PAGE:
Bigger than the issue of Thompson taking 10 shots is the fact half of those were from distance. This is the part where I remind you he is a career 20% shooter from distance (7/34). I don't mean that sarcastically, either. I just think all these guys need to play to their strengths if this team is going to compete with the better squads on the schedule.
Then there's the enigma that I'm praying LaQuinton Ross doesn't turn out to be in his sophmore season. He was a deer in headlights during a few possessions at Duke but he still came up with nine points in 11 minutes on 3/7 shooting. Yesterday, he seemed to be a step slow both physically and mentally and Thad yanked him at least twice for mental lapses. In just nine minutes of action, he missed four of five shots, two of which were on a questionable triple try and a forced drive, and turned it over twice.
I have written he's totally capable of exploding onto the scene but I'm starting to wonder if his maturation process won't be a long and arduous one for all involved.
Through 11 games, another facet to the scoring problem is whether or not it's fair to question Thad's offensive strategy considering the Buckeyes flat out don't have an answer for when opponents double (or triple) Thomas.
On one hand, there should be an expectation that other sets – coming off staggered double screens, etc. – should still be able to get him the ball in scoring spots on the floor but at the same time, if good teams know they can singularly focus on stopping one guy because his teammates aren't making them pay, then I don't think even John Wooden would have much success.
The good news here is that the Buckeyes still have plenty of games remaining to see if they can't work out the kinks offensively. I haven't given up, the players and coaches haven't given up, and you shouldn't either. It's December.
For the most part, Thad Matta-coached squads have played excellent team defense.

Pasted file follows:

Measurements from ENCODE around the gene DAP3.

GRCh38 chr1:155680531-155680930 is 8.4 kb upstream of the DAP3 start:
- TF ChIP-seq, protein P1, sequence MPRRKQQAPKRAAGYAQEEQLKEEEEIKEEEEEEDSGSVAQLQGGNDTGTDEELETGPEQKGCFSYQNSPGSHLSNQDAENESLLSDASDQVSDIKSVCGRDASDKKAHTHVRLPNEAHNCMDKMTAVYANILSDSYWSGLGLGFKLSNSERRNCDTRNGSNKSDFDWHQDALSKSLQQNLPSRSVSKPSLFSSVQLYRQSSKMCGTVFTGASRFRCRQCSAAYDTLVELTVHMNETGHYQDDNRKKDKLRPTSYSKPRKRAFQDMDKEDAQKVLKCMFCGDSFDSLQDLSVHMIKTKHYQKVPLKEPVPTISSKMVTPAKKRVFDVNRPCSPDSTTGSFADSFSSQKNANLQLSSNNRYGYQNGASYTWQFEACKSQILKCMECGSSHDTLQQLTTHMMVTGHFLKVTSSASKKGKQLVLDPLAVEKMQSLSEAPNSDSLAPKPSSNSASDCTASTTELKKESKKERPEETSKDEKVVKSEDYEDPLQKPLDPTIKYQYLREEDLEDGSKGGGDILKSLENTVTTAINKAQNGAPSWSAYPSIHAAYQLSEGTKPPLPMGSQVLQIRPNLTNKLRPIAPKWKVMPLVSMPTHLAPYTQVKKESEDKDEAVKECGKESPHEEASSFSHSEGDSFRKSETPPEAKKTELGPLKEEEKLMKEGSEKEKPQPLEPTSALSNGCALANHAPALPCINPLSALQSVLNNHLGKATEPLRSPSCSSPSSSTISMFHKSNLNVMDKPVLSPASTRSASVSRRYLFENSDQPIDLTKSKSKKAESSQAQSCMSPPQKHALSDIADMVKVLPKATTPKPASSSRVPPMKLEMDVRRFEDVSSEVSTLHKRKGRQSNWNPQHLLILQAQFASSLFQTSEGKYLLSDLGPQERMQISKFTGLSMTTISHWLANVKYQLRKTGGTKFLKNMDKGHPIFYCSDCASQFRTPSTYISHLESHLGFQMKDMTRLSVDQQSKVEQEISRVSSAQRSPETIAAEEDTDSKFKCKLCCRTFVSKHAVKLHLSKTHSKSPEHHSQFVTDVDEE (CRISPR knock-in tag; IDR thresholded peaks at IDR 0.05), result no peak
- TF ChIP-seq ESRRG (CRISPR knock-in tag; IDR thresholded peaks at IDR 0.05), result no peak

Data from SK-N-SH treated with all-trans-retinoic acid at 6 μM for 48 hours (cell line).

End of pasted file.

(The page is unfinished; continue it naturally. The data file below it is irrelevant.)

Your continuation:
They may not always own the glass but being long on the wings and gaining a commitment at that end of the floor, the Buckeyes have typically held opponents to fairly low shooting percentages and points per game.
Unfortunately, this year's crop of Buckeyes has yet to put it together defensively against both Duke and Kansas.
Ohio State held firm in the 1st half against the Dookies, forcing them to miss 14 of their 20 field goal tries (30%) but utterly collapsed in the final 20 minutes, allowing the Blue Devils to shoot 58% on the way to the aforementioned 50 points.
They were beaten off the bounce and thrashed in the paint as Mason Plumlee went off for 21 points and 17 boards, five offensive.
Yesterday, the Buckeye defense allowed Kansas to shoot a blistering 56% in the 1st half and 51% for the game, yielding a season-high 74 points (Duke: 73).
Ohio State again struggled in the paint as Jeff Withey put up 14 points, but an inability to contain perimeter players Travis Releford (4/5 FG, 11 pts), Elijah Johnson (4/8, 13 pts) and Ben McLemore (8/17, 22 pts) was the real killer.
The fact only five of the 25 made Kansas field goals came from distance further illustrates how Ohio State just didn't contain guys off the dribble and struggled to rotate after the Jayhawks did a great job using inside out ball movement to get Buckeye defenders rotating in an attempt to recover on open shooters.
While it is understandable that guys are struggling to fill their respective expanded offensive roles, Matta should be able to rely on a more consistent effort defensively and against the two good teams on the schedule to date, the Buckeyes haven't delivered.
Bottom line, though the Duke and Kansas games have been tough to watch at times, we knew it would be a process. The question at this point is, are you comfortable with the respective role evolutions to date and if not, is that because you expected a faster learning curve or because you are legitimately worried that this team just doesn't have the necessary pieces to be a Sweet Sixteen-plus type of outfit?
At this point, I'm willing to hold serve because I have faith in Thad's track record in fielding a tough out but there's no question I thought this team would earn a split in the two legit games to date and that Craft, Ross and Smith would all be showing me considerably more than I've seen thus far.
Deep breath. There's still 19 more games to play before the postseason begins.